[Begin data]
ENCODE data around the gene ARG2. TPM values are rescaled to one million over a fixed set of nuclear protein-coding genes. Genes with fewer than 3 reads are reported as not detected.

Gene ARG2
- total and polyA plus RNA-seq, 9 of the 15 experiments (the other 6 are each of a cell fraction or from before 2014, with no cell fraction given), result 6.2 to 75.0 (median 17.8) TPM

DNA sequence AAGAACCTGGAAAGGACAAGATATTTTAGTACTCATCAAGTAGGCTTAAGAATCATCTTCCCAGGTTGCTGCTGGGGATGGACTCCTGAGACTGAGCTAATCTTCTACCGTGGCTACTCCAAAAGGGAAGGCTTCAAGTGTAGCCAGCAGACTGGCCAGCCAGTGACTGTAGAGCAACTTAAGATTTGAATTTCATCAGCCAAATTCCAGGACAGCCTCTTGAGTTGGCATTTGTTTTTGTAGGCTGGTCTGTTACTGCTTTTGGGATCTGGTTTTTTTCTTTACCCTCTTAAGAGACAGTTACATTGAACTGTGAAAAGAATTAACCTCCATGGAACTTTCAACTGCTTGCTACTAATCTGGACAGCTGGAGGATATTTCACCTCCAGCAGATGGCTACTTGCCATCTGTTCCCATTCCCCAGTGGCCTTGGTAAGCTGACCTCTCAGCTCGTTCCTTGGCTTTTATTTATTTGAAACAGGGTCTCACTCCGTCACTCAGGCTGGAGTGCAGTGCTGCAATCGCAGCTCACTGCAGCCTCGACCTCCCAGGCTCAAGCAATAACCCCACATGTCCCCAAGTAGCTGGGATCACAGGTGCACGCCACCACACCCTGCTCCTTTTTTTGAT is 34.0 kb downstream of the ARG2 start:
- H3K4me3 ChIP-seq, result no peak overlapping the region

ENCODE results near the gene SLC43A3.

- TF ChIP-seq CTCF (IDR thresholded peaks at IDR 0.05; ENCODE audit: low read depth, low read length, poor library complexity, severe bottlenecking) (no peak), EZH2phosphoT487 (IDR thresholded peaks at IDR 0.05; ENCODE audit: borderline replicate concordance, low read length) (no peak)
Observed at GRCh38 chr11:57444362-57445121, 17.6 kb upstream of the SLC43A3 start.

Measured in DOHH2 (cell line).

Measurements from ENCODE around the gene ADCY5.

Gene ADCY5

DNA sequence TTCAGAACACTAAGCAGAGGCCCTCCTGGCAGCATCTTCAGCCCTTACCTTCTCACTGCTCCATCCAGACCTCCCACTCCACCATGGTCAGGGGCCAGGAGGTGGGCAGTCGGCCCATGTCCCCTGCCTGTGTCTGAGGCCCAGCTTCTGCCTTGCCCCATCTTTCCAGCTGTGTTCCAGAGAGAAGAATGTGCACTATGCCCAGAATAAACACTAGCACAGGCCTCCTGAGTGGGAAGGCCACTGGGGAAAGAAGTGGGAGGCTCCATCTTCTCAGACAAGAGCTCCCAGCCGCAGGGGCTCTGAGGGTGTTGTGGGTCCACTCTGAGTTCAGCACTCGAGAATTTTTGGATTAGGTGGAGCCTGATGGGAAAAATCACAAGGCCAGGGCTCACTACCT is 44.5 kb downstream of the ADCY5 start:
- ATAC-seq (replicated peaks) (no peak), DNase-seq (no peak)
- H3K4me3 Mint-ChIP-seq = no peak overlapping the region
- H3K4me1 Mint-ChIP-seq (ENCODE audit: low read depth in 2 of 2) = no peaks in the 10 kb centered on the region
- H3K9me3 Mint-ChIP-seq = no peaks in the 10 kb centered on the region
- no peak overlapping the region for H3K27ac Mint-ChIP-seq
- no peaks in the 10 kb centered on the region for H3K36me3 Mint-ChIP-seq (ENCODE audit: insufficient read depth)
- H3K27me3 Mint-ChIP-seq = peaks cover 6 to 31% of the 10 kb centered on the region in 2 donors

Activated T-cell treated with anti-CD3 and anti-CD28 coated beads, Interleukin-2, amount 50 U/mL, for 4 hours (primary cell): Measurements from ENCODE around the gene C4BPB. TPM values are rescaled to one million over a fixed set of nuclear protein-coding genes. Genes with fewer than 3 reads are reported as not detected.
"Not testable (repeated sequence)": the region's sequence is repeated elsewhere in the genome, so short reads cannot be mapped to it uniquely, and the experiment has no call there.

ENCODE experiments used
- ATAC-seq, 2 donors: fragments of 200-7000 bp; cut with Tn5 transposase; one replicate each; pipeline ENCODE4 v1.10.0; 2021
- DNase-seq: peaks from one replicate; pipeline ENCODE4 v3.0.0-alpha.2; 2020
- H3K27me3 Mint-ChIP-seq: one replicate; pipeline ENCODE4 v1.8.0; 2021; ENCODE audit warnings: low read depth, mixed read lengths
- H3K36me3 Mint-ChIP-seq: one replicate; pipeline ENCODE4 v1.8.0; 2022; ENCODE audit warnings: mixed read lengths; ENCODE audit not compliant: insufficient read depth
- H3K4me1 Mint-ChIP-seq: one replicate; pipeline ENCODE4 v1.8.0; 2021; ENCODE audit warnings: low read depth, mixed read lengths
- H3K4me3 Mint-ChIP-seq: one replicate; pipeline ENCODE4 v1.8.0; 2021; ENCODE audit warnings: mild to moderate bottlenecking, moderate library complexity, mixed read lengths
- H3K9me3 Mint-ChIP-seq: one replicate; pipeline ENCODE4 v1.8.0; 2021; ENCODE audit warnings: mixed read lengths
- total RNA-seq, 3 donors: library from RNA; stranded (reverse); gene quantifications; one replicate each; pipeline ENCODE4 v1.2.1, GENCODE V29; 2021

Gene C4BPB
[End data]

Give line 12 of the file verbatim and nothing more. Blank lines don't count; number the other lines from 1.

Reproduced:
DNA sequence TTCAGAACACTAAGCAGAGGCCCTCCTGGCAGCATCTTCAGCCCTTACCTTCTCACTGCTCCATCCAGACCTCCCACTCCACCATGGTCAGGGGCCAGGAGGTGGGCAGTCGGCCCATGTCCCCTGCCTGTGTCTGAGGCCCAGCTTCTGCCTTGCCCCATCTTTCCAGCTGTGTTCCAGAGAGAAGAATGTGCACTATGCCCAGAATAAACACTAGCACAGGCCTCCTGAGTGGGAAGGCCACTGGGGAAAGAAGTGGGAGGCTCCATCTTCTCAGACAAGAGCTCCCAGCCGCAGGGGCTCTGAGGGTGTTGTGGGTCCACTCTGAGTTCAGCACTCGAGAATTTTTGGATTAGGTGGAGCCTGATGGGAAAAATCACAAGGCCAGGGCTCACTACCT is 44.5 kb downstream of the ADCY5 start: